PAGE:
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My new conlang (constructed language): Bowtudgelean
As many of my friends and family are aware, I am currently writing a video game, The Ditty of Carmeana, an action-adventure title set in the fictional Kingdom of Bowtudgel. Also as many people know, I am very interested in linguistics. Therefore, I decided this was the perfect opportunity to create a new language for my fictional kingdom. The (in progress) result is Bowtudgelean.
Here's a summary of some of the aspects of the languages.
Nouns and Adjectives
Nouns in Bowtudgelean are inflected for number and state. Number is familiar to English speakers: a noun can be singular or plural. State—also called definiteness—is the distinction between something specific (usually signaled in English by the definite article "the") and something not. State is not an aspect of grammar in Indo-European languages (the family that includes English, French, Latin, Russian, Greek, and many others), but it is in Semitic languages such as Arabic. Bowtudgelean is like Arabic in this respect: adjectives agree with nouns in state. However, Bowtudgelean takes state to the extreme: it has ten different states.
Briefly, here the states and their usages:
Here's an example of the declension of the adjective gæðu ("whole").
An interesting effect of this aspect of grammar is that there are technically no personal pronouns. The word that is used to translate English "I" (næ) is actually the 1st Person singular state of the demonstrative pronoun.
Besides number and state, I'm leaning towards adding a gender distinction to nouns as well.
There is one notable disctinction nouns are not inflected for: case. Bowtudgelean neither uses cases nor word order to determine a noun or pronoun's role in the sentence. Instead, Bowtudgelean prefixes a noun or pronoun with a particle, called a marker, to determine the role. What makes these markers different from case endings is that they are part of the verb, not part of the noun.
Any given action involves a certain set of participants. In Indo-European languages, the participants fill fixed grammatical slots, regardless of the verb. One of those slots is called the subject, another called the direct object, a third is called the indirect object. In Bowtudgelean, there is no such framework to fit participants into. A participant for a particular verb exists only for that verb; a different verb has a different set of participants. The participants a verb has make sense for it; for some verbs it makes sense to have different participants than the subject-object system would supply English. A few verbs have as many as five participants, and some verbs (for example, ŋejreð "it is raining") have none at all.
Let's consider an example: æð, which can be translated as "come" or "go". Whereas come and go are intransitive in English, in Bowtudgelean æð has three different participants. There is the person going, which is marked by the particle ho. There is the place being moved away from, indictated by the marker tamæ. And there is the place being moved to, indicated by nuð. Here is an example sentence:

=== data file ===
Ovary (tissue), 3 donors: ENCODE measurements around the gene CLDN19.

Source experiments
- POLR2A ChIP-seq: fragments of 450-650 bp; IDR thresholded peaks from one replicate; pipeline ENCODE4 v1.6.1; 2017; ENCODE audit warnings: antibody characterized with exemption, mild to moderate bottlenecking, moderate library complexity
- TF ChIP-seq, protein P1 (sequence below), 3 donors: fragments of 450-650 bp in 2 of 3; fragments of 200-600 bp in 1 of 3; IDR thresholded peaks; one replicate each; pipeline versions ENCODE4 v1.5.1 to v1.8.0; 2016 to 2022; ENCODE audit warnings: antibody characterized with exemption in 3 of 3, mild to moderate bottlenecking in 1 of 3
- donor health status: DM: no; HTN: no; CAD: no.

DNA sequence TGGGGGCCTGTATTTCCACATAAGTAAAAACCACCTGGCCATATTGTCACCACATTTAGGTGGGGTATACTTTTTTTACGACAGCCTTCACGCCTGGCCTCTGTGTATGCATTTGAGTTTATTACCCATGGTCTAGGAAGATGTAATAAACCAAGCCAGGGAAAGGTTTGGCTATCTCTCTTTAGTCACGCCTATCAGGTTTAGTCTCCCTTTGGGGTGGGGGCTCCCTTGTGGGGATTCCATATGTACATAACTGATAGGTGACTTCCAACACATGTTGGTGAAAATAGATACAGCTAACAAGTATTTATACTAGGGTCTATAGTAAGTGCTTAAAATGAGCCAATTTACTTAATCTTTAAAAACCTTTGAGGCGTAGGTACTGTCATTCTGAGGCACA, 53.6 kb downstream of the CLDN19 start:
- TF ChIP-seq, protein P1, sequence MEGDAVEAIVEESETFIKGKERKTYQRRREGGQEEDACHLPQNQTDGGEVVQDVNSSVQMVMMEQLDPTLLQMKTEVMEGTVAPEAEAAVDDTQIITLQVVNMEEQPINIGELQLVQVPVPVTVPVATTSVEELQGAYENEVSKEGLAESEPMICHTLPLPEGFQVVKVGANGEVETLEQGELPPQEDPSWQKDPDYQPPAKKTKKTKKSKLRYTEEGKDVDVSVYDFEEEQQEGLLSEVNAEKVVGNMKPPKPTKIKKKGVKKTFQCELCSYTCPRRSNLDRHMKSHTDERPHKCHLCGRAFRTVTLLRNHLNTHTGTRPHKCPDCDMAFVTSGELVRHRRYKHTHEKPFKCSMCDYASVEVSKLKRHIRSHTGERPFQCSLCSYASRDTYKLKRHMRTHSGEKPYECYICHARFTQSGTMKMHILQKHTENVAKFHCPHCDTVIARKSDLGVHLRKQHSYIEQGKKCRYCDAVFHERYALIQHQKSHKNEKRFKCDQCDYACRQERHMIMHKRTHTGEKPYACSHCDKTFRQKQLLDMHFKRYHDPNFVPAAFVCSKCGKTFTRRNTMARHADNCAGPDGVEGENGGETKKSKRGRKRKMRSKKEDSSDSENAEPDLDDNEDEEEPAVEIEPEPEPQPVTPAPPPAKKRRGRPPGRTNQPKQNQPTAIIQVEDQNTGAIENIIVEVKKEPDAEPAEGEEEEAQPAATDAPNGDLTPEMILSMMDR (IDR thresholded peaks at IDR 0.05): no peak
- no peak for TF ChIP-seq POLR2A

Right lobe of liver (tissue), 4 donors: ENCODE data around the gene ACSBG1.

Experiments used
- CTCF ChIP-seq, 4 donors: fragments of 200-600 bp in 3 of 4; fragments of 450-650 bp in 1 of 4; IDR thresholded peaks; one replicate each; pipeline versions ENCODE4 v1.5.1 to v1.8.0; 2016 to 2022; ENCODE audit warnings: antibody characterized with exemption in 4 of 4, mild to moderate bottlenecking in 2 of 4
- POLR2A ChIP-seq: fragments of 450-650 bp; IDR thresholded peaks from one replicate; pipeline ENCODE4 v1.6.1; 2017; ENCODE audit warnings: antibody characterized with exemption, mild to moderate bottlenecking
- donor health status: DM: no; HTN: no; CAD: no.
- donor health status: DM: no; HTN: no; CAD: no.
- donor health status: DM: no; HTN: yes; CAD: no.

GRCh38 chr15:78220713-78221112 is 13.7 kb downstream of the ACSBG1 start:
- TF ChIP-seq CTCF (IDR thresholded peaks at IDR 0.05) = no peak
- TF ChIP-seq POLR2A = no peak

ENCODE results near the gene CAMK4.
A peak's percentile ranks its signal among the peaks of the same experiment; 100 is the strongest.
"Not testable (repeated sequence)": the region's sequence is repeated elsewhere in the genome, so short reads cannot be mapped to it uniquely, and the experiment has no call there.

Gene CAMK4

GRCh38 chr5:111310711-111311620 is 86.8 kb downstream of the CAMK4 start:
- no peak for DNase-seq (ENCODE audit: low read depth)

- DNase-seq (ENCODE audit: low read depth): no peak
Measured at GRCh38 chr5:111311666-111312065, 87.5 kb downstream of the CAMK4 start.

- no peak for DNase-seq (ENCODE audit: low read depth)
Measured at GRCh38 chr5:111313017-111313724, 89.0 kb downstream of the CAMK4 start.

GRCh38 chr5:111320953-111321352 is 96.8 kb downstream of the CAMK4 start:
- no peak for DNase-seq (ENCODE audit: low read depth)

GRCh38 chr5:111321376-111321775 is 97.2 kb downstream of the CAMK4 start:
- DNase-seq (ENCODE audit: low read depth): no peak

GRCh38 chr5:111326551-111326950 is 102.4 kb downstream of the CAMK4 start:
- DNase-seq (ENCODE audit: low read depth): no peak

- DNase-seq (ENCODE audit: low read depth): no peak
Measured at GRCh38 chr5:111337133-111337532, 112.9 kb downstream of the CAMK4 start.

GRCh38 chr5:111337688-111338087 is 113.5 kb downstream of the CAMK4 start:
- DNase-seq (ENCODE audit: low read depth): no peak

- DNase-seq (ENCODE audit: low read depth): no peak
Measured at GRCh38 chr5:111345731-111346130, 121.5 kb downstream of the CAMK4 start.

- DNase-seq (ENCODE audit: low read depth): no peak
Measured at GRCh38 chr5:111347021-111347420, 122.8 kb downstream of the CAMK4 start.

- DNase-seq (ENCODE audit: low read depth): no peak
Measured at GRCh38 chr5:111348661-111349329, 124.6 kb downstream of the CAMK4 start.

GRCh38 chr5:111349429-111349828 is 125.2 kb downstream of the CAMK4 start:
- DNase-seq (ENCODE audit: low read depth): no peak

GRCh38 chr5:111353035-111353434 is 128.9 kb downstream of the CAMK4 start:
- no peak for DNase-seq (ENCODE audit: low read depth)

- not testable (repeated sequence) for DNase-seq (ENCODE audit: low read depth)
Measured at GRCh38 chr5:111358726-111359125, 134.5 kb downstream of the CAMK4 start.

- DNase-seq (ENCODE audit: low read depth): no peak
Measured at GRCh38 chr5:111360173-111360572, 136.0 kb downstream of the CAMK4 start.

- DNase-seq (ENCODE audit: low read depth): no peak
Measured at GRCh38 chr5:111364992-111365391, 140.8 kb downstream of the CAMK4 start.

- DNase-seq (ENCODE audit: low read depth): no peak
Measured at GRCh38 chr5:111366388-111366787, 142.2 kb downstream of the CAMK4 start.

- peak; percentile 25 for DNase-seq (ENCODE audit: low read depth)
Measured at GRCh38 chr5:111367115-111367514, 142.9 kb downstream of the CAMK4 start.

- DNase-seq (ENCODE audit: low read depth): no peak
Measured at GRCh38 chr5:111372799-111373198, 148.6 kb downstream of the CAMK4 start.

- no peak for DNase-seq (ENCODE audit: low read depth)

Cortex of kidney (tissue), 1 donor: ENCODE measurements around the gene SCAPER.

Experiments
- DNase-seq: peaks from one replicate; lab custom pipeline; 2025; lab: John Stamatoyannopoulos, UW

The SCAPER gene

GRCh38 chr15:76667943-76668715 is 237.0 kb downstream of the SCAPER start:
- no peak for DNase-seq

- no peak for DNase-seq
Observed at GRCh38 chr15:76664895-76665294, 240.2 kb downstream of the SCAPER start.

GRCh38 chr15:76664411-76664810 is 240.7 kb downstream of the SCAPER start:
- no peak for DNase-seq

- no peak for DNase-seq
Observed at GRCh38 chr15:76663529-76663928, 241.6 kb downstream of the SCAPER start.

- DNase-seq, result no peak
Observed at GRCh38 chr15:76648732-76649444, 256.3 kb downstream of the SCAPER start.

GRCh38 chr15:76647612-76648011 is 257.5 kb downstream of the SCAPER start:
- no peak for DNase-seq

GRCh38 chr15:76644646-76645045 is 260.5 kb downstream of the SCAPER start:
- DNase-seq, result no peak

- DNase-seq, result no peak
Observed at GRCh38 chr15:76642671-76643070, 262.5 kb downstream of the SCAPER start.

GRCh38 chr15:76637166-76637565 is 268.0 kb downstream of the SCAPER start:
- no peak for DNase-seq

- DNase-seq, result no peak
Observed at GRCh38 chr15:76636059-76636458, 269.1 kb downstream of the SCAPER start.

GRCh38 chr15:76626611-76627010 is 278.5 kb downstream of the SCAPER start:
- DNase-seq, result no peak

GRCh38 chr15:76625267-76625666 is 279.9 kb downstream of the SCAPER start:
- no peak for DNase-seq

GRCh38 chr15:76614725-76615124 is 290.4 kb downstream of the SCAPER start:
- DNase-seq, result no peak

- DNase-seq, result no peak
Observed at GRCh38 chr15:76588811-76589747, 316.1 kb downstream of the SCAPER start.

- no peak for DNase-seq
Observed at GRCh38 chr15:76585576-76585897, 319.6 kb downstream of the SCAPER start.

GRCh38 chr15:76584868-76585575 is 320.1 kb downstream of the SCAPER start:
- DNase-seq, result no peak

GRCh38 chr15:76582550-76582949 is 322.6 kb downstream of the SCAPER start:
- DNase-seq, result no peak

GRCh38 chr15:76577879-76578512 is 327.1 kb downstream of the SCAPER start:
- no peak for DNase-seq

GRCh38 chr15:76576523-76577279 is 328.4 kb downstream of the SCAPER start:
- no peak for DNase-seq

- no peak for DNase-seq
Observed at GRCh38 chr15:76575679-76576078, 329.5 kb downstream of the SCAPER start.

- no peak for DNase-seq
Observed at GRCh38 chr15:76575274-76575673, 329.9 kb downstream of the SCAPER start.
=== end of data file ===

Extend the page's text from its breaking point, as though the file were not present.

(Key: voŋ = "he,she,it,him,her", -ga = past tense. Also, notice the referred state ending -n on the nouns.)
In Bowtudgelean, the set of markers used for a given verb (the signature) are not predictable and must be learned, though sometimes they do follow patterns. The most notable is the za-epu- signature used mostly by verbs of manipulation, where a person (marked by za) physically manipulates an object (marked by epu). But in general there are a lot of irregularities in these patterns.
One little side note is that there are a few verbs that have no stem at all; only markers. Naturally, the verbs that mean "to be" are among them (there are two variants: i-linum- and i-nui-). Another is ak-gwa-has-, which means "to say" (ak marks the speaker, gwa the listener, and has the words being spoken).
Unfortunately, there are only two sounds that exist in Bowtudgelean but not in English, and they're very rare. (They are the velar fricatives: the sounds of German ch in ach, or of the letter gamma in Greek.) I didn't plan for it; I wanted to have at least one common foreign sound. I had written a word generator to generate random words, and tuned it until it got words that looked like I wanted. Unfortunately, the velar fricatives hardly ever come up.
However, there are plenty of consonant clusters that are not found in English, so it's not all bad.
Here's a quick, and approximate, pronounciation guide. The alphabet is phonemic: meaning that letters correspond exactly to sounds (thanks, King Hengou II!)
The letters b, d, p, t, k, l, w, f, v, s, z, y, w, m, n, h are all pronounced as in English.
One of the rites of passage when inventing a conlang is to translate the story of the Tower of Babel. Here's mine, presented (for now) without further comment.
Bowtudgelean is the Anglicized name of the language. Bæwtujdelix is the language's own name for itself.
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